CCPA Summer Series 2019: Clinica Universidad de Navarra

CCPA Summer Series 2019: Clinica Universidad de Navarra

Image: Anna-Sophia Capizzi and her host family during San Fermin (after seeing the running of the bulls).

 

By Anna-Sophia Capizzi

Dr. Baixauli and I while working in the OR.

For the past six weeks, I had the privilege of working in Pamplona, Spain, shadowing physicians in different medical fields at the University Clinic of Navarra. This internship came through a family connection. When my mom was younger she spent a significant amount of time in Spain both studying and working. She cultivated many friendships while in Spain and, for as long as I can remember, my family has hosted the children of my mother’s many Spanish friends. One of her friends, Dr. Jorge Baixauli, has, over the past 6 years, sent each of his four children to spend a summer at my home. Dr. Baixauli is a surgeon at the Clinic specializing in General and Digestive System surgery as well as proctology. He created this summer internship for me and offered to serve as my host and mentor at the University Clinic. Dr. Baixauli coordinated with several different medical departments so that I could shadow a range of physicians during their daily activities. He and his family have also graciously hosted me in their house during my stay.

I observed pediatrics, neuro-pediatrics, gynecology, surgeries/internal medicine, and emergency medicine (in the ER). I spent between 5-7 days observing each field, but there were days when an interesting surgery was scheduled and I would reshuffle my schedule to observe it. On a typical day, the physicians started their shifts with a meeting to brief each other on how the overnight patients in urgent or intensive care progressed throughout the night. If there were no changes or patient issues, then one of the resident physicians would present on an illness associated with their field and describe best practices of treatment. After the physicians concluded their morning meeting, they would go to their respective patients. In many cases, appointments were scheduled but in other cases, like the ER, appointments were unscheduled. Most patient interactions were similar across the medical specialties as they involved consultations that resulted in a diagnosis and treatment plan. While shadowing Dr. Baixauli, however, part of the treatment is surgical, and I have therefore observed a number of fascinating and complex surgeries, including a mastectomy and breast reconstruction, a distal pancreatectomy, and an open heart surgery.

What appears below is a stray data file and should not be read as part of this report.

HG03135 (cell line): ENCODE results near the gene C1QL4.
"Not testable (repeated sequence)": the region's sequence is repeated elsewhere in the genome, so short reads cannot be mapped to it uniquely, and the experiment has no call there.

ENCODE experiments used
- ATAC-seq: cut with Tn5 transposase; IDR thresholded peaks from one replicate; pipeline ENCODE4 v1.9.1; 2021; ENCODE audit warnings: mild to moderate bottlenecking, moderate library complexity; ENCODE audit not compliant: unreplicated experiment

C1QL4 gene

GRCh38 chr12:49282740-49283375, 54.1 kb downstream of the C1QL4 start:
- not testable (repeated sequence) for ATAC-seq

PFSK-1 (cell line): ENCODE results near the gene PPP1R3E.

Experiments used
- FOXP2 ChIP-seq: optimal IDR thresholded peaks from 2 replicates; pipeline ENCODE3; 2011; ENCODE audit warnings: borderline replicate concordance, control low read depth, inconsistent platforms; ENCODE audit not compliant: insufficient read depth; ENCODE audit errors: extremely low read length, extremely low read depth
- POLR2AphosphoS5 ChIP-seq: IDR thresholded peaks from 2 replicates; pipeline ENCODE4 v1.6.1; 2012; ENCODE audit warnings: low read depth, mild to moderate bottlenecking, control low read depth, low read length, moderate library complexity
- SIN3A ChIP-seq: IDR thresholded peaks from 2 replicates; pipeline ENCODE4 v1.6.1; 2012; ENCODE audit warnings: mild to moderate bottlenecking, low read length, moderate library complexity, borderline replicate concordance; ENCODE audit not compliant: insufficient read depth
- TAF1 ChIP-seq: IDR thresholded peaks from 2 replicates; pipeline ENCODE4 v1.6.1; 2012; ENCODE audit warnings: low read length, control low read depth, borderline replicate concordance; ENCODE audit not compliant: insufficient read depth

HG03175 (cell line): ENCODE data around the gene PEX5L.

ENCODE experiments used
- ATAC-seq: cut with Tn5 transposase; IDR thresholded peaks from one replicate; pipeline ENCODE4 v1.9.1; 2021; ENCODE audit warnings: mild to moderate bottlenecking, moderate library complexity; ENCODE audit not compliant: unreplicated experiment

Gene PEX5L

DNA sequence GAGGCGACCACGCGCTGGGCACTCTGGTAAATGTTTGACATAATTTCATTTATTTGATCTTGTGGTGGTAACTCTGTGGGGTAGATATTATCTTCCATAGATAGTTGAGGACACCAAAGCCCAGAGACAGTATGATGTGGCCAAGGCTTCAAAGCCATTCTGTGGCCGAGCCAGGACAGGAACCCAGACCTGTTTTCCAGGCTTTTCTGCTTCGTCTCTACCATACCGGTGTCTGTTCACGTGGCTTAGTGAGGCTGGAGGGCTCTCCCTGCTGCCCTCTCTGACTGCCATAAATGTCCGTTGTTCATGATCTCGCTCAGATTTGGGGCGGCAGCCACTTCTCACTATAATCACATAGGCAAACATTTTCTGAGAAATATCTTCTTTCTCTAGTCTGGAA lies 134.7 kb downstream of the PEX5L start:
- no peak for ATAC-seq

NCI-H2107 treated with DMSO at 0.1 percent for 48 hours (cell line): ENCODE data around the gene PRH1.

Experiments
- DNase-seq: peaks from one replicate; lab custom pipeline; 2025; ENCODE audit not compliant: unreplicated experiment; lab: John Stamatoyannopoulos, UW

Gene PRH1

A picture from the procession during the Festival of San Fermin

In addition to observing different medical fields, another priority for me during this time was to improve my ability to speak Spanish. I would like to have the ability to serve medically underserved Spanish-speaking immigrants in the United States and improving my proficiency the language is critical for this work. My experience interning and living in Spain has pushed me out of my comfort zone – to communicate, I must speak Spanish every day. The language immersion has been challenging but effective. I have had to converse not only with my host family but also with doctors and residents in a busy medical clinic. Speaking and hearing Spanish all summer have given me the confidence and opportunity to become a much better Spanish speaker.

My time in Spain hasn’t been all work.  I have had weekends to travel outside of Pamplona. I have been to Madrid, Novelda (in Alicante), and Cullera (in Valencia), and even spent a weekend in southern France. I attended Pamplona’s “San Fermin” festival, including observing a bullfight as well as the infamous running of the bulls festival.

The total immersion in another country and culture is remarkable, and I have enjoyed every aspect of this experience. I have worked alongside gracious, generous and talented doctors who have made a point to teach me about their work. I have observed the treatments of countless patients, ranging in age from newly born to ninety years old and learned much about the practical aspects of serving patients. This internship has allowed me to appreciate the vast opportunities available in the practice of medicine and have a better sense of a doctor’s work behind the scenes.

I am extremely grateful to the Baixauli family for hosting me during my stay, with a particular thanks to Dr. Baixauli for arranging this internship and ensuring that I learned as much as possible. I am also so appreciative of Haverford College’s CCPA and Dr. Jaharis for their tremendous support. The funding I received from CCPA made it possible for me to take advantage of this amazing opportunity.